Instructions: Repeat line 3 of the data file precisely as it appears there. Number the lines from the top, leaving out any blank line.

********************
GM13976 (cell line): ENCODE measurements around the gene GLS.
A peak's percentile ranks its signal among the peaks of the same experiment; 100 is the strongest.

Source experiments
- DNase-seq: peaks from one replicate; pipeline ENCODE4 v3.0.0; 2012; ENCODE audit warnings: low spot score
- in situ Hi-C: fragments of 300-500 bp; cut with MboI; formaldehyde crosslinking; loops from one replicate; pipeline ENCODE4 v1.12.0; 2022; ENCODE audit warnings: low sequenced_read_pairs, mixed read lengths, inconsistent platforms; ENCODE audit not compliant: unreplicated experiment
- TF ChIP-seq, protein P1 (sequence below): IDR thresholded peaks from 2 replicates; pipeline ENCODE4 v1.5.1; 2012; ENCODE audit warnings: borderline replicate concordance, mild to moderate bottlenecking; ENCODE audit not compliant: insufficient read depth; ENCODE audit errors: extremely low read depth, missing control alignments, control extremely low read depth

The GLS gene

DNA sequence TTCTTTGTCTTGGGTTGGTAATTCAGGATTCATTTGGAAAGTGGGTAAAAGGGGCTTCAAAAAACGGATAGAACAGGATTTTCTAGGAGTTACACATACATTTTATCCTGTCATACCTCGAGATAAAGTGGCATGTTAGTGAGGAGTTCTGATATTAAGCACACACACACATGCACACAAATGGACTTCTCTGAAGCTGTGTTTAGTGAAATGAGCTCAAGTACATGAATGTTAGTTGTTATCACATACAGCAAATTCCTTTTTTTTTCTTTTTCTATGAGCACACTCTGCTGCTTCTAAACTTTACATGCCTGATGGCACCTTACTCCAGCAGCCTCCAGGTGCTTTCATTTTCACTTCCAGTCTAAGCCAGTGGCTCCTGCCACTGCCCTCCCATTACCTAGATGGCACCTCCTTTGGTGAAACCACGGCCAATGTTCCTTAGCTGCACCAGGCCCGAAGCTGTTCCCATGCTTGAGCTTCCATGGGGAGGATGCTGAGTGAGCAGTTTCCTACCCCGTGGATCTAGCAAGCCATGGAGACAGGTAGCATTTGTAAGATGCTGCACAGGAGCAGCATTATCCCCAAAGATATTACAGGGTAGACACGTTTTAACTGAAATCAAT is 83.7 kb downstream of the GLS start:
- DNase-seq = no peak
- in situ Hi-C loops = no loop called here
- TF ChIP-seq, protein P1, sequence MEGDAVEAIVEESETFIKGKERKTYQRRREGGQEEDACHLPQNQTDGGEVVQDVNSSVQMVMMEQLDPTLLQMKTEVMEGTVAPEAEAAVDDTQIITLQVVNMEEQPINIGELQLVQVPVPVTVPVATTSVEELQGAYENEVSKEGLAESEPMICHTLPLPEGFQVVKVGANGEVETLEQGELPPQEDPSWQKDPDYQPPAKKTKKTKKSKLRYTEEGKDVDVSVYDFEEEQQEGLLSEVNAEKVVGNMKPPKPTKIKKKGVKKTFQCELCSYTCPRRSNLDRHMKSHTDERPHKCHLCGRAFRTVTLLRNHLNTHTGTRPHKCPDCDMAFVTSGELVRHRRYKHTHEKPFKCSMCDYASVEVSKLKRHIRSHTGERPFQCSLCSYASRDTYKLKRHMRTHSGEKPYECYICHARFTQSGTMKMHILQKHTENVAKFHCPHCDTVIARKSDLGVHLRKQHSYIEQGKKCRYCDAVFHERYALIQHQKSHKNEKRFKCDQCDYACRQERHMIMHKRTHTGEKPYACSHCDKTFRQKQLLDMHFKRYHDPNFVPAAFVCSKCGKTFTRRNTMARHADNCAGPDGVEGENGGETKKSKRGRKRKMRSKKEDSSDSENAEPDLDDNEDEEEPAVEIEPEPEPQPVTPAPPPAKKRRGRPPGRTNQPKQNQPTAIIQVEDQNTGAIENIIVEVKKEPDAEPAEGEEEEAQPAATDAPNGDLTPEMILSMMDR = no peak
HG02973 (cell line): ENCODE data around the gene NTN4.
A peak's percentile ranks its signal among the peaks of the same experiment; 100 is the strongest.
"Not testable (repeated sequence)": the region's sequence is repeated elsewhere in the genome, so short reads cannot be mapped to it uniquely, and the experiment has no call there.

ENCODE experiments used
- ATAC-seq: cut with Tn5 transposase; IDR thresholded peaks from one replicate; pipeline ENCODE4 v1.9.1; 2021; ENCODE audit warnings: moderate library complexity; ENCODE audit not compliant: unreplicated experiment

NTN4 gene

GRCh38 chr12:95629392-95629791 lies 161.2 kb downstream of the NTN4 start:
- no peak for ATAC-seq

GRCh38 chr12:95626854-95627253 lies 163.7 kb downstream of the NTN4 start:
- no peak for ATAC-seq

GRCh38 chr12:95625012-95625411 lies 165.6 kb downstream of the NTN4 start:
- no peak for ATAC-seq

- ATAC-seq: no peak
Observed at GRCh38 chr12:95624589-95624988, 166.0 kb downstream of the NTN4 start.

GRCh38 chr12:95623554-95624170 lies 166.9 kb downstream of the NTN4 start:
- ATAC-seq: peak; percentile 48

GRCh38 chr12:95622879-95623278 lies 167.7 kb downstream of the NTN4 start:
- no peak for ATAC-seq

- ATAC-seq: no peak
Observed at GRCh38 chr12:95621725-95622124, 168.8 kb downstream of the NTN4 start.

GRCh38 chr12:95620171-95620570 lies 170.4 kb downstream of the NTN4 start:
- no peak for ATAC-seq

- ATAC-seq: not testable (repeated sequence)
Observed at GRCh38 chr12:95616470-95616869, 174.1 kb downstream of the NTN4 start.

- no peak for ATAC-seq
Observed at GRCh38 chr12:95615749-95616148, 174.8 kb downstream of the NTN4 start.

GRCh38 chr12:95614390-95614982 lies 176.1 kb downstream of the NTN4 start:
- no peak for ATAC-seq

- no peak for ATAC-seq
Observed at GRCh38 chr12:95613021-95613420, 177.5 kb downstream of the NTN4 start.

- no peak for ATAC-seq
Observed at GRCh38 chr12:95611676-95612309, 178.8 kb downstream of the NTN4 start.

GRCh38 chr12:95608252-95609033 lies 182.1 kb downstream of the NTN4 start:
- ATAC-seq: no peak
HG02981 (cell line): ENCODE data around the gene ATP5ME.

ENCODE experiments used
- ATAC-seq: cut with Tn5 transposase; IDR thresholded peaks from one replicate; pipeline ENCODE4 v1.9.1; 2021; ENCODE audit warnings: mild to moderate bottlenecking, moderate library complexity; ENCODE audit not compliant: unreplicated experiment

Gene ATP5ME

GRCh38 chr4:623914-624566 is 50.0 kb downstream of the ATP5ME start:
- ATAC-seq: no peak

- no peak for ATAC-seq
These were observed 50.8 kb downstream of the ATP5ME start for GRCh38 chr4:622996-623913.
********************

Source experiments